Therefore, you really need to know how they think before you hire them.

How well do they make decisions? Are they a self-starter? What is their level of self-confidence? Are they a strategic thinker? Can they solve a problem for a buyer? Will they follow directions? Are they coachable? Do they struggle with handling objections, rejection or negotiation?

You can hire a sales candidate with a Type-A personality, but that does not guarantee they have the motivation or the decision-making capacity to meet your expectations. This is also why a personality test alone is insufficient for your hiring process. You must measure more.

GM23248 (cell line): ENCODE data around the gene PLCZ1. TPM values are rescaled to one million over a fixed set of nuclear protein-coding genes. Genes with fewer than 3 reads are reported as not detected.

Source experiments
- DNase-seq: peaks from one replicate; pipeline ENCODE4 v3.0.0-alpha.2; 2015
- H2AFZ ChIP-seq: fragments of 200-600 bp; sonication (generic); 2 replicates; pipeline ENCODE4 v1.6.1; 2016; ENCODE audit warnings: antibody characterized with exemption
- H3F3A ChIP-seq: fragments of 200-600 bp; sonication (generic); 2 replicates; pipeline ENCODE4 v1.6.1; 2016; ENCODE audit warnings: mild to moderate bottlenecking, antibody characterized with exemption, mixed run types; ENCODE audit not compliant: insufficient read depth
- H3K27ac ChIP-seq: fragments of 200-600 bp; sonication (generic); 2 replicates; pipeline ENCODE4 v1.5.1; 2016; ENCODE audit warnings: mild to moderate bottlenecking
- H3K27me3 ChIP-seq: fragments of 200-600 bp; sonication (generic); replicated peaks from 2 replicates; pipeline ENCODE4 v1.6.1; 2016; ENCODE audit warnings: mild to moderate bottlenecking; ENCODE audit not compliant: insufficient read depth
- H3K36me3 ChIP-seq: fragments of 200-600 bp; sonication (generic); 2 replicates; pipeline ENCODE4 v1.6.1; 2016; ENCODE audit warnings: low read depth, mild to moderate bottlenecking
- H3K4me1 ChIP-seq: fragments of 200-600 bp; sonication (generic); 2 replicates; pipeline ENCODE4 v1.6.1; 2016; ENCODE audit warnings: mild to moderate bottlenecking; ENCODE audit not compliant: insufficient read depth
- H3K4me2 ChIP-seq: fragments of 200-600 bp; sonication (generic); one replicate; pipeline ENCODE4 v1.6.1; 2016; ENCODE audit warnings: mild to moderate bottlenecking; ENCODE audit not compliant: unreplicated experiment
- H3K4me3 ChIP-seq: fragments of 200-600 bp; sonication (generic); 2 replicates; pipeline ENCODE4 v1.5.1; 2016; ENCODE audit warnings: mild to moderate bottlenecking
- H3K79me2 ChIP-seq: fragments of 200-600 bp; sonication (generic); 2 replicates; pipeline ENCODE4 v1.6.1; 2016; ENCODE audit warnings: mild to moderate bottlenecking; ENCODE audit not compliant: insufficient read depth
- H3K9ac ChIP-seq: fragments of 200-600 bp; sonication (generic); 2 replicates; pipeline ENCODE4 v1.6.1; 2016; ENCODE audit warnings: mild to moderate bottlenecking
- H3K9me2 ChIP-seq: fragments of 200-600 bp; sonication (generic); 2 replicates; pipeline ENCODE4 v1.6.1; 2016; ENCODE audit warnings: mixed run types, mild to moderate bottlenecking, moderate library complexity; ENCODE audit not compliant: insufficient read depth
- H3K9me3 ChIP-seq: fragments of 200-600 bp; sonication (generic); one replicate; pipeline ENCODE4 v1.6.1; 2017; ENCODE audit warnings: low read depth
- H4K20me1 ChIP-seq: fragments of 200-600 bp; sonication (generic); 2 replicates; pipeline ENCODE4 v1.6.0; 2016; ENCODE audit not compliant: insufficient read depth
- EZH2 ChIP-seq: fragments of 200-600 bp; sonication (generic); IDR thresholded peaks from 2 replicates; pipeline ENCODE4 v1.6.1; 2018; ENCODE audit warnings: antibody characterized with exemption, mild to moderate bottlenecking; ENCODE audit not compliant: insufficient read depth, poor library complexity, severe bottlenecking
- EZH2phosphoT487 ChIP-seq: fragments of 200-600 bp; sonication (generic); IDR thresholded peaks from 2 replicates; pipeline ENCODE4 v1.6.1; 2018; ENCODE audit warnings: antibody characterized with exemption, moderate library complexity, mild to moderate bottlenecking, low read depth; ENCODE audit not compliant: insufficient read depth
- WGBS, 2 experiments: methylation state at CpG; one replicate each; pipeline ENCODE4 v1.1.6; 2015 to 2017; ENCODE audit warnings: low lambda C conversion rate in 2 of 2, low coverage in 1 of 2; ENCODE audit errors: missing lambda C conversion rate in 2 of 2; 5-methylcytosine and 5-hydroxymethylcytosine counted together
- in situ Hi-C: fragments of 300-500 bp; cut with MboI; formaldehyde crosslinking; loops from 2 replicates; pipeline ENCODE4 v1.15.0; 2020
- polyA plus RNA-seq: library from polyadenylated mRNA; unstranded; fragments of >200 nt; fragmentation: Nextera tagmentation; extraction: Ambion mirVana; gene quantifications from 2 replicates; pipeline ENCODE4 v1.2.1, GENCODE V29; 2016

Benchmark Success

Using a sales assessment over time helps you determine the gold standard of success. Your top performers will have specific characteristics that drive their success. You can measure that with a good sales assessment.

Each sales role requires a specific type of sales rep to match the requirements of the job to be successful. Therefore, each sales role needs a benchmark.

What are the motivational drivers for each sales role? What are the personality traits required? What are the thinking patterns and cognitive capacities required for success? Using a robust sales assessment that measures sales personality, sales motivation, and sales mentality gives you an in-depth view of your candidate that a personality test alone cannot. Over time or with a sufficient sample size, defining a benchmark becomes easy to develop. From that you can use it as a template for hiring new sales reps who have the right capacities to meet and exceed their sales quotas within their unique sales jobs.